Like many people, you may find that you need to qualify for Medicaid benefits during your “Golden Years” because of the high cost of long-term care. Because Medicaid eligibility is based, to a large extent, on your income and assets you may be forced to “spend-down” those assets before Medicaid will find you eligible for benefits. Where does that leave your spouse though? At this point you should be asking the question “How can I protect my spouse when I apply for Medicaid?”
The best time to worry about protecting your spouse, as well as your assets, is long before you actually need to qualify for Medicaid. Ideally, Medicaid planning should be done years before you anticipate the need to qualify for benefits. The reason for this is that when Medicaid reviews an application they use a five year “look-back” period. In essence, this means that Medicaid will look into your finances for the five year period prior to the date of your application for benefits and any asset transfers that occurred during that time frame will be disregarded and the value of the asset imputed back into your estate. If the value of your “countable resources” (assets) at the time of your application exceeds the program limit, you will be forced to “spend-down” your assets before Medicaid will start helping with the costs of long-term care. This, in turn, can greatly diminish the value of your estate – an estate that you likely worked hard all your life to amass. Moreover, if you are forced to use estate assets to cover long-term care expenses that means those assets are no longer available for your spouse’s use.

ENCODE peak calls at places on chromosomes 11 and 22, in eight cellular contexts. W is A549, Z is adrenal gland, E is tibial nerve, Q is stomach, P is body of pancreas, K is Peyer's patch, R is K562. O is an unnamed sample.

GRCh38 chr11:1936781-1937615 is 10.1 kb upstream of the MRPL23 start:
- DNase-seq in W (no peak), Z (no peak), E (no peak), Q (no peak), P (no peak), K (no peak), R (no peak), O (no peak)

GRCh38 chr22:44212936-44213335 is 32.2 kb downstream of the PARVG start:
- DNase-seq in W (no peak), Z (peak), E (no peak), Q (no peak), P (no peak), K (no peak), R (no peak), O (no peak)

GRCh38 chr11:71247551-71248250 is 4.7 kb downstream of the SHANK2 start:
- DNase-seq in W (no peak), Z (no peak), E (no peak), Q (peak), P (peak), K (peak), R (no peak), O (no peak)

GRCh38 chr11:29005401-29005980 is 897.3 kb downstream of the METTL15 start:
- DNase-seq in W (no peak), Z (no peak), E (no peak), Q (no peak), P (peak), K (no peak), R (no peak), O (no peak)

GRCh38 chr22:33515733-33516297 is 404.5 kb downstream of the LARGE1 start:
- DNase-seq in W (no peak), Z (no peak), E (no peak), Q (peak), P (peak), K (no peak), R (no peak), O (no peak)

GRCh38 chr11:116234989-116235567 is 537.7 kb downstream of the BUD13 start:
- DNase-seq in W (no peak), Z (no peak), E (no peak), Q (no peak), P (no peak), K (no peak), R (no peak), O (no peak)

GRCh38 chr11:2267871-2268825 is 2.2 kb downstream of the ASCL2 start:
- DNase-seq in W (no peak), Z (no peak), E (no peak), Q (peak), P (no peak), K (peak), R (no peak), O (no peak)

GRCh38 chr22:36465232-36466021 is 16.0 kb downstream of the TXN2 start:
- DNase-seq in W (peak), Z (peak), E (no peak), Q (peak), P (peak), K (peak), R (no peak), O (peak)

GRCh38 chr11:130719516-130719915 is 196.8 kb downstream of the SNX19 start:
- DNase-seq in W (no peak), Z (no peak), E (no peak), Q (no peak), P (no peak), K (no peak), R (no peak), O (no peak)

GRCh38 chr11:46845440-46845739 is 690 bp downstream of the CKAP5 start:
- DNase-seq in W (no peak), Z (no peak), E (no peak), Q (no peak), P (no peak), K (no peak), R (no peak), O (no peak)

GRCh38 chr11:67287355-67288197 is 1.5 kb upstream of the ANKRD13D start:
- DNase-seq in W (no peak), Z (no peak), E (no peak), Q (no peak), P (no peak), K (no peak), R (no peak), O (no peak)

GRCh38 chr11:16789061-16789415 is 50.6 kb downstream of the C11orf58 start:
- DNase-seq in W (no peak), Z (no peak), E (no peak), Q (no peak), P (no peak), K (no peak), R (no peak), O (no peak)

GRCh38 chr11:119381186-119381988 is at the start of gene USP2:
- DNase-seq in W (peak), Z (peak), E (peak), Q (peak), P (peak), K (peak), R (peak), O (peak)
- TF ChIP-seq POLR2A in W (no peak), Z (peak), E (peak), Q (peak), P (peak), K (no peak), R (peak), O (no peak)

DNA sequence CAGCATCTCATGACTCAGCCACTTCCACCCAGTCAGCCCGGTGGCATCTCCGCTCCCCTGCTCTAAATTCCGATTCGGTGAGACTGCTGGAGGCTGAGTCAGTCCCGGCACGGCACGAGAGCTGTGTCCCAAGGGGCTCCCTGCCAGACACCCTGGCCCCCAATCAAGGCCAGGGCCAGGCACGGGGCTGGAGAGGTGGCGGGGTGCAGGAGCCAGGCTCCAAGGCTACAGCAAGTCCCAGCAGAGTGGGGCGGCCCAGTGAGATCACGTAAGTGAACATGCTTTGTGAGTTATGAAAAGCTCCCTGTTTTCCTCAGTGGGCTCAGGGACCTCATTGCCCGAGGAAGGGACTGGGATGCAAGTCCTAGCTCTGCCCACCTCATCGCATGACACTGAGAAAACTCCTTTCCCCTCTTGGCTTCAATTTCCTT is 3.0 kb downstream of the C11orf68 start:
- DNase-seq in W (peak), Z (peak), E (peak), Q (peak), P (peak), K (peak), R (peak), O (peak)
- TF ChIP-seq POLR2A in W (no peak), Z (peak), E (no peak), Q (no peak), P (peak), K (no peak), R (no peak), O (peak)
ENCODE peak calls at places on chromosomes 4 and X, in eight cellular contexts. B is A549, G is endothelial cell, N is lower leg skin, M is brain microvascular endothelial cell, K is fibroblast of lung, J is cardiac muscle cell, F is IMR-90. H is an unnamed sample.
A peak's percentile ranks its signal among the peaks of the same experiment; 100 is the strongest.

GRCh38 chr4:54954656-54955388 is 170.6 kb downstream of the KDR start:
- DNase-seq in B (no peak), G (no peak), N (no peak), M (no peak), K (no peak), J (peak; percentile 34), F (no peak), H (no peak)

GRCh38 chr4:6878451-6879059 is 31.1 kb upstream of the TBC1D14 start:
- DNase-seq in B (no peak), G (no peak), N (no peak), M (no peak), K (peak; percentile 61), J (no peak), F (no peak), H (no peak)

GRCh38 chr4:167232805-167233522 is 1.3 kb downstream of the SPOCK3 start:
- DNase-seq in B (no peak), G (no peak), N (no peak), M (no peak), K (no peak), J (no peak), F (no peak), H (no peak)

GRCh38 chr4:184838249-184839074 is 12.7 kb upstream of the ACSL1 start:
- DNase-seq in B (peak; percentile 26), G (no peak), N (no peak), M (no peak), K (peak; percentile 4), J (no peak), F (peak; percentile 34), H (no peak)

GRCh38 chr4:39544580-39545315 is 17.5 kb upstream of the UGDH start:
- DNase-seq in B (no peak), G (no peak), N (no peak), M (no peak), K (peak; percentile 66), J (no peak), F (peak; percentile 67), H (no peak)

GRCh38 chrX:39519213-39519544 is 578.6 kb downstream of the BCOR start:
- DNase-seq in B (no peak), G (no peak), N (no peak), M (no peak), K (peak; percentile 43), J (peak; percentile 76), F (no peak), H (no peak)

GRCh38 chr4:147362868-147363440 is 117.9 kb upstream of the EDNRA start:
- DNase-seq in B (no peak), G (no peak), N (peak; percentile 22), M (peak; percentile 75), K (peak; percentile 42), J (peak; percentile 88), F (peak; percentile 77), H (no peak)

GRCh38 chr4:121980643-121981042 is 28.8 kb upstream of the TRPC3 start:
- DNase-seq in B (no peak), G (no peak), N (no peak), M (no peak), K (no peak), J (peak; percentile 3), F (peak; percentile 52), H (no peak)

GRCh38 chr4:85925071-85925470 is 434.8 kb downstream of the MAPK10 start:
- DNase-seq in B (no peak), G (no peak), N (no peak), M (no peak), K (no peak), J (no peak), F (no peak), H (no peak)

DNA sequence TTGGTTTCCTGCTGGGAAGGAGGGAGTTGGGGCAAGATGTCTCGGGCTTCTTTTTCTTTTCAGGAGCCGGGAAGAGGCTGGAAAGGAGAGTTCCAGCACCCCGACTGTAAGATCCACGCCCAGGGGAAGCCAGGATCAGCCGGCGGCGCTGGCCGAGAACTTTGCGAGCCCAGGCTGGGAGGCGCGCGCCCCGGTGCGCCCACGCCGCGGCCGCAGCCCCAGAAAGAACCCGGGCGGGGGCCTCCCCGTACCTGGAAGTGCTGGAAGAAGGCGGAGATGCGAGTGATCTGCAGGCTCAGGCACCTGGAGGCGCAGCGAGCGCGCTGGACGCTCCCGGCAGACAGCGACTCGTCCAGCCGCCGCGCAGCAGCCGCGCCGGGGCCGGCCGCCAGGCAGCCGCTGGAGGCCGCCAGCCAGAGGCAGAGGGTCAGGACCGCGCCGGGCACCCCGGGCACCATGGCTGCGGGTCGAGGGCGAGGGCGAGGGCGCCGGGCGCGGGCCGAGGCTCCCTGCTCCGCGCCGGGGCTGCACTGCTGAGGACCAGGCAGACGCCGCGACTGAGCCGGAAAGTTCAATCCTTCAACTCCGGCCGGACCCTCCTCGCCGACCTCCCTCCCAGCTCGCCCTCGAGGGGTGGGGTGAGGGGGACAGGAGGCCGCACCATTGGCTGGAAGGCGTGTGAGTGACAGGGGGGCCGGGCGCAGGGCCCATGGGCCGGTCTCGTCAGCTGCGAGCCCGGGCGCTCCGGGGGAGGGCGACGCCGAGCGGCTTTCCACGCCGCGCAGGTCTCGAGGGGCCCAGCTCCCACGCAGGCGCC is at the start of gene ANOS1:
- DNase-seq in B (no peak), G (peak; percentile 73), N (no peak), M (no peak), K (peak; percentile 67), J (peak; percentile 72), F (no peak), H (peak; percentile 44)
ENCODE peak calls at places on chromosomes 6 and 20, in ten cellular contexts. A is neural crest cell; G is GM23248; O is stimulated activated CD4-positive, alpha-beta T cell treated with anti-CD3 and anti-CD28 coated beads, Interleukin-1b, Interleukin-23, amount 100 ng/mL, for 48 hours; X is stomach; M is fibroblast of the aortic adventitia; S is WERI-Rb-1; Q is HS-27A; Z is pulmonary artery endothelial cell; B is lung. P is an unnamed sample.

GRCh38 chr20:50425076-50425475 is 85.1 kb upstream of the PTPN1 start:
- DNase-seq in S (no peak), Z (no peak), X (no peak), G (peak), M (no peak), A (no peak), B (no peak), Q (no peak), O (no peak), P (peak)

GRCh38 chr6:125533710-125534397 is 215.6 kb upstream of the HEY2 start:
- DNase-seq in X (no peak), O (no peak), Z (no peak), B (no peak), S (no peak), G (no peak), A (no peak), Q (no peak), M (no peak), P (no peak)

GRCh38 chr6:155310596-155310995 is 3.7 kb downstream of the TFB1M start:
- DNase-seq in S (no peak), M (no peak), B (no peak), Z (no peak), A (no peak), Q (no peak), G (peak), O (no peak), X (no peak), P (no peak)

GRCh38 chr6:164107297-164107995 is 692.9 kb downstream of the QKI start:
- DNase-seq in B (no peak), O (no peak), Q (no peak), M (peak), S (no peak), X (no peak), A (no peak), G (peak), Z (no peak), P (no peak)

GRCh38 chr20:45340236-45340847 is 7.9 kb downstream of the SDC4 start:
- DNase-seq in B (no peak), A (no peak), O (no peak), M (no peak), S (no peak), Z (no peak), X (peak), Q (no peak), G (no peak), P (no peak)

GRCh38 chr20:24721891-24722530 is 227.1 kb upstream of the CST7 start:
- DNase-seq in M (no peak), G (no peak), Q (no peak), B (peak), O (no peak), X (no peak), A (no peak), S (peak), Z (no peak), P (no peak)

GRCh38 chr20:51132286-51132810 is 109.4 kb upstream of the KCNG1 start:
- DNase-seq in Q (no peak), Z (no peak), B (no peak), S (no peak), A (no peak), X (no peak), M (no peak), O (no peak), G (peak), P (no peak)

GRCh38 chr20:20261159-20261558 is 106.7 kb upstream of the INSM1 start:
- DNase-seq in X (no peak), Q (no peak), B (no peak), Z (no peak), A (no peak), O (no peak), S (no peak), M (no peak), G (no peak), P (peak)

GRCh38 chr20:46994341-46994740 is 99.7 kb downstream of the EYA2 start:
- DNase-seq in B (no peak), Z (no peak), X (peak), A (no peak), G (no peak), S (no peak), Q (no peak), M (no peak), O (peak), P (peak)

The good news is that if you include Medicaid planning in your overall estate plan early on in life you can protect your assets, your spouse, and still ensure that you will qualify for Medicaid when the time comes. Even if you failed to plan early on you may still be able to employ some perfectly legal Medicaid planning strategies prior to applying for Medicaid that can protect some of your assets. Finally, the Medicaid “spousal impoverishment” rules can also be used to help protect your community spouse from being left with no resources. The spousal impoverishment rules allow your spouse to keep some income and assets for his/her use while you are in long-term care. The amount a community spouse is allowed to keep will depend on a variety of factors.
If you have additional questions or concerns about Medicaid planning or estate planning in general, contact the experienced New York estate planning attorneys at The Law Offices of Kobrick & Moccia by calling 800-295-1917 to schedule your appointment.
Latest posts by Anthony Moccia (see all)
- 10 Reasons You Might Need Help from Estate Planning Lawyers - September 8, 2017
- Garden City Inheritance Planning Check List - September 5, 2017
- Trust Administration in Harrison, Westchester County — Trustee Pitfalls to Avoid - August 22, 2017